• Academy Square (50 units) : 0 active, 1 pending, 0 recent sales
  • Heritage Place (138 units) : 2 active, 3 pending, 7 recent sales
  • Frontier Block (22 units) : 0 active, 0 pending, 0 recent sales
  • Parkview (125 units) : 6 active, 3 pending, 8 recent sales
  • Viewpoint (33 units) : 1 active, 0 pending, 0 recent sales

Columbia Shores:

  • Meriwether (19 units) : 2 active, 0 pending, 1 recent sale
  • Northwynd (202 units) : 3 active, 1 pending, 12 recent sales
  • The Village Tower (96 units) : 3 active, 2 pending, 3 recent sales
  • The Village Townhomes (39 units) : 0 active, 0 pending, 0 recent sales

Heights / Tidewater :

  • Riverside (52 units) : 0 active, 0 pending, 0 recent sales
  • Shorewood (187 units) : 0 active, 4 pending, 7 recent sales
  • Tidewater (152 units) : 1 active, 1 pending, 7 recent sales

So the total market gross units I’m tracking in the Vancouver urban core is 1,115 units with 18 active. That is pretty tight with about 1.6% of total inventory available. That is more much more generous than the single family housing market locally but for the urban condo sub-segment that is tight! That bodes well for the upcoming release of the 40 brand new units in Kirkland Tower. Those will be expensive units likely fetching seven figures each and that million dollar plus segment is now even tighter than before.

You may notice however despite the market being light on inventory a new listing did appear in Viewpoint at Vancouver Center, Vancouver’s tallest condo project (until Kirkland Tower opens this summer) The 8th floor unit faces west peeking out over the top of Parkview at Vancouver Center. I actually prefer the east facing units but this unit does have a pretty good view across the densely built east side of Esther Short Park over the waterfront and the Columbia River. The unit has been completely remodeled so it does not have the dated look of some units in the tower that harken back to 2004. It is listed at $969k features 2 beds and 2 baths with nearly 1600 sf of space.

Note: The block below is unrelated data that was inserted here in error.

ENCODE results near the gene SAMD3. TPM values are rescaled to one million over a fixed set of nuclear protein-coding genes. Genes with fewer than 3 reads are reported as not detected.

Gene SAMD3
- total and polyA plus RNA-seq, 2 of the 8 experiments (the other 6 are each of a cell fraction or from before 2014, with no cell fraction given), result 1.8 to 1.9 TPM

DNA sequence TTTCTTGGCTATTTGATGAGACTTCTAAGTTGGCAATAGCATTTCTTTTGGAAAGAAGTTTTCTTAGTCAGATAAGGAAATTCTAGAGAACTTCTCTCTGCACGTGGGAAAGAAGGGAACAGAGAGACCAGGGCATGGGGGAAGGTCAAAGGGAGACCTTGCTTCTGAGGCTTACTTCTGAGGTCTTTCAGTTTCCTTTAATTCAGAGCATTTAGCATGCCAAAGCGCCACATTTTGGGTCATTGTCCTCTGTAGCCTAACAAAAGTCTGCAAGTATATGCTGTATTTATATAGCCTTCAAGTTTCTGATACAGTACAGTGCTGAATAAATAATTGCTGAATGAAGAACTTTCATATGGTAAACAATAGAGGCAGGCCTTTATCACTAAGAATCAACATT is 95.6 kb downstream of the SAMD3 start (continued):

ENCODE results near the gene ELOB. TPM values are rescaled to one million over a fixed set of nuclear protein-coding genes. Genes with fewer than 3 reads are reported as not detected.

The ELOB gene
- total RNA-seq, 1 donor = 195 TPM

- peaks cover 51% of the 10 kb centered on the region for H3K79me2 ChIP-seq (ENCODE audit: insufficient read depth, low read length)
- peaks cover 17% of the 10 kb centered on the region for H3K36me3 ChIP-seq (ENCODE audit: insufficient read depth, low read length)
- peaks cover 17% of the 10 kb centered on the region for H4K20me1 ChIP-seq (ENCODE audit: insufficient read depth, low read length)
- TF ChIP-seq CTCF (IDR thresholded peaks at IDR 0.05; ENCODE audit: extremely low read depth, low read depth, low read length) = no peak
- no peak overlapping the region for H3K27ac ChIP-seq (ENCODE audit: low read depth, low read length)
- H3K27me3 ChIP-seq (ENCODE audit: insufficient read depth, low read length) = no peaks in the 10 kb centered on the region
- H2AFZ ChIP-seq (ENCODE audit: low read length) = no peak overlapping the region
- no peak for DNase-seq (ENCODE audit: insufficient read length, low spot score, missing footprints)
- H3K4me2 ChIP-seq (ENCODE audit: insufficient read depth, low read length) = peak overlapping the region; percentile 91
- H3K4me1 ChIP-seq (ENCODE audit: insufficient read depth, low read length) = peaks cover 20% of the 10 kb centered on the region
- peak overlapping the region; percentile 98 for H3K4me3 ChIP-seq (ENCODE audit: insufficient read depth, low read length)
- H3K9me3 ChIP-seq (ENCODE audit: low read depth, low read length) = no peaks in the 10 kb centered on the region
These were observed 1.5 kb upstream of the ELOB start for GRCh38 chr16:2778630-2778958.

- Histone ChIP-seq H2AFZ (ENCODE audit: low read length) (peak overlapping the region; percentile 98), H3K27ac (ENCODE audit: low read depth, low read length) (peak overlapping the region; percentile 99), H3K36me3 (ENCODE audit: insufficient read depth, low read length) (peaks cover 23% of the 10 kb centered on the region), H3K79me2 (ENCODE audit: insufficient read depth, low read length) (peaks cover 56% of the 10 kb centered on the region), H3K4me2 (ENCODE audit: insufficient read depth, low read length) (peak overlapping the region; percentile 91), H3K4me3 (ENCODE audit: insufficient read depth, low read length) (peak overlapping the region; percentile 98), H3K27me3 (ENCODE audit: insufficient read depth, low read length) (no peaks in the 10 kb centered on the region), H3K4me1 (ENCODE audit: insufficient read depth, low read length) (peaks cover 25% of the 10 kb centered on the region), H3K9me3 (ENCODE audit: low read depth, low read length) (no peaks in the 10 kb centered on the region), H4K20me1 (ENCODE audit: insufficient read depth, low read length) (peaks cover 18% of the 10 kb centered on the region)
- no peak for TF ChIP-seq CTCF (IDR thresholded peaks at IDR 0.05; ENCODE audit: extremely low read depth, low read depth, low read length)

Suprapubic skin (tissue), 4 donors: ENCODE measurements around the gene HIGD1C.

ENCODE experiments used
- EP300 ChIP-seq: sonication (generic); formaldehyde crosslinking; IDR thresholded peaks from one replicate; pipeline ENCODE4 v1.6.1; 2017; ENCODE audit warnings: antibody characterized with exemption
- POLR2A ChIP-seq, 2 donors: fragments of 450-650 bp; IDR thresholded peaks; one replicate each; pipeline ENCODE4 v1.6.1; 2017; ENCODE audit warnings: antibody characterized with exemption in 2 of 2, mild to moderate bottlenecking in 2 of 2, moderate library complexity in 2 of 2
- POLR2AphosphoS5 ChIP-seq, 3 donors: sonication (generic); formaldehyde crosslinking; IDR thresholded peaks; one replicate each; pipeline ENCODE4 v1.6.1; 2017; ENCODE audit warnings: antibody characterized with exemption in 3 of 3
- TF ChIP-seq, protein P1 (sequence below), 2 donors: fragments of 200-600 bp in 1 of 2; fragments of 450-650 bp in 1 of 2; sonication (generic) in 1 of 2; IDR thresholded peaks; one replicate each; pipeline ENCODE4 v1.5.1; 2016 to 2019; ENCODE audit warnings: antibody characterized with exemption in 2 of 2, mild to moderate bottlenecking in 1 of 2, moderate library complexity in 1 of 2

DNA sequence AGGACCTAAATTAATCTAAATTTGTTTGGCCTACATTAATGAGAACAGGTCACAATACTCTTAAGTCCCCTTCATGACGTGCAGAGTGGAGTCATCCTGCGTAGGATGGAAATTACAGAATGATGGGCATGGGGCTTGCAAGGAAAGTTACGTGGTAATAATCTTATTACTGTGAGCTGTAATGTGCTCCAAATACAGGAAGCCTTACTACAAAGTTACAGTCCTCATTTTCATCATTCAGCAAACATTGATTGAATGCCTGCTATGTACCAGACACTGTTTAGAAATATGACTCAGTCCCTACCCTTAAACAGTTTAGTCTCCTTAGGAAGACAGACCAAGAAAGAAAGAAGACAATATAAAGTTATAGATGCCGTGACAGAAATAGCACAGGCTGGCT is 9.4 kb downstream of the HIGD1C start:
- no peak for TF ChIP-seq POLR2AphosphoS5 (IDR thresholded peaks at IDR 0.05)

DosAlas opened up last week atop the Jean building on the Grant Street Pier. That is a nice restaurant with a very Miami South Florida vibe and a latin menu influenced by Argentina, Peru, Mexico, and the Caribbean. They have many cool cocktails including a unique take on the “Old Fashioned” served in traditional lowball inside a smokey glass container. They also serve up some very expensive cocktails and shots using the most exclusive liquor brands in the world. DosAlas is now one of Vancouver’s more upscale restaurants. This spot plus the arrival of El Gaucho later this summer will add a some serious ‘street cred’ to Vancouver’s Waterfront food scene.

Around the city center Vancouver continues to see progress on more than dozen projects. The AC Marriot Hotel, and both Towers at Holland on Block 10 are now nearly topped out. The Columbia will have 248 units ready for occupancy this fall on Block 20 at the Waterfront. The Kirkland Tower and Indigo Hotel on Block 4 at the Waterfront are nearly completion and should be open sometime in the summer, probably late in the season. The first phase of the Aegis project at the Academy is also well under way the tower crane base is installed and the crane should be operating in a matter of days.

contact Rod today to tour any of Vancouver’s available urban condos

Busy Week in the ‘Couv’